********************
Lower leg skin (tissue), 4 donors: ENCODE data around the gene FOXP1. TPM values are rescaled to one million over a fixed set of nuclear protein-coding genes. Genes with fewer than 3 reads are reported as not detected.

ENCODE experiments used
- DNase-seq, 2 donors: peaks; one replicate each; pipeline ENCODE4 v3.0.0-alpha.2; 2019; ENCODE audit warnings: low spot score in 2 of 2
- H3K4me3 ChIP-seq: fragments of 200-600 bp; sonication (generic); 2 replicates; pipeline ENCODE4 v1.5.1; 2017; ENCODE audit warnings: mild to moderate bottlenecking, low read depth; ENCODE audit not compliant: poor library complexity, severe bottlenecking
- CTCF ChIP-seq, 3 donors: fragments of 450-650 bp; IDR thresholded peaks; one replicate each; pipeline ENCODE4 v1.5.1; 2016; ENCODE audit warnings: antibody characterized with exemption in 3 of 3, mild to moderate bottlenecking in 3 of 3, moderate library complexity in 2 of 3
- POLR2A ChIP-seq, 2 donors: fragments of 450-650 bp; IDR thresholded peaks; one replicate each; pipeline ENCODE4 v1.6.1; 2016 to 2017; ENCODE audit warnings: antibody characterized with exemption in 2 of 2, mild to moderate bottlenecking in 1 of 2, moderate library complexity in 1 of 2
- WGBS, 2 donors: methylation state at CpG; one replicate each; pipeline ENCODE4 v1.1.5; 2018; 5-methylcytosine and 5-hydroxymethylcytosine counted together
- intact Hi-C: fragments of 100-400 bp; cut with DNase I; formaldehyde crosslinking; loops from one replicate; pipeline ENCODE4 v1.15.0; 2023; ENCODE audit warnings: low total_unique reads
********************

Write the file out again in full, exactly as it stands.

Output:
Lower leg skin (tissue), 4 donors: ENCODE data around the gene FOXP1. TPM values are rescaled to one million over a fixed set of nuclear protein-coding genes. Genes with fewer than 3 reads are reported as not detected.

ENCODE experiments used
- DNase-seq, 2 donors: peaks; one replicate each; pipeline ENCODE4 v3.0.0-alpha.2; 2019; ENCODE audit warnings: low spot score in 2 of 2
- H3K4me3 ChIP-seq: fragments of 200-600 bp; sonication (generic); 2 replicates; pipeline ENCODE4 v1.5.1; 2017; ENCODE audit warnings: mild to moderate bottlenecking, low read depth; ENCODE audit not compliant: poor library complexity, severe bottlenecking
- CTCF ChIP-seq, 3 donors: fragments of 450-650 bp; IDR thresholded peaks; one replicate each; pipeline ENCODE4 v1.5.1; 2016; ENCODE audit warnings: antibody characterized with exemption in 3 of 3, mild to moderate bottlenecking in 3 of 3, moderate library complexity in 2 of 3
- POLR2A ChIP-seq, 2 donors: fragments of 450-650 bp; IDR thresholded peaks; one replicate each; pipeline ENCODE4 v1.6.1; 2016 to 2017; ENCODE audit warnings: antibody characterized with exemption in 2 of 2, mild to moderate bottlenecking in 1 of 2, moderate library complexity in 1 of 2
- WGBS, 2 donors: methylation state at CpG; one replicate each; pipeline ENCODE4 v1.1.5; 2018; 5-methylcytosine and 5-hydroxymethylcytosine counted together
- intact Hi-C: fragments of 100-400 bp; cut with DNase I; formaldehyde crosslinking; loops from one replicate; pipeline ENCODE4 v1.15.0; 2023; ENCODE audit warnings: low total_unique reads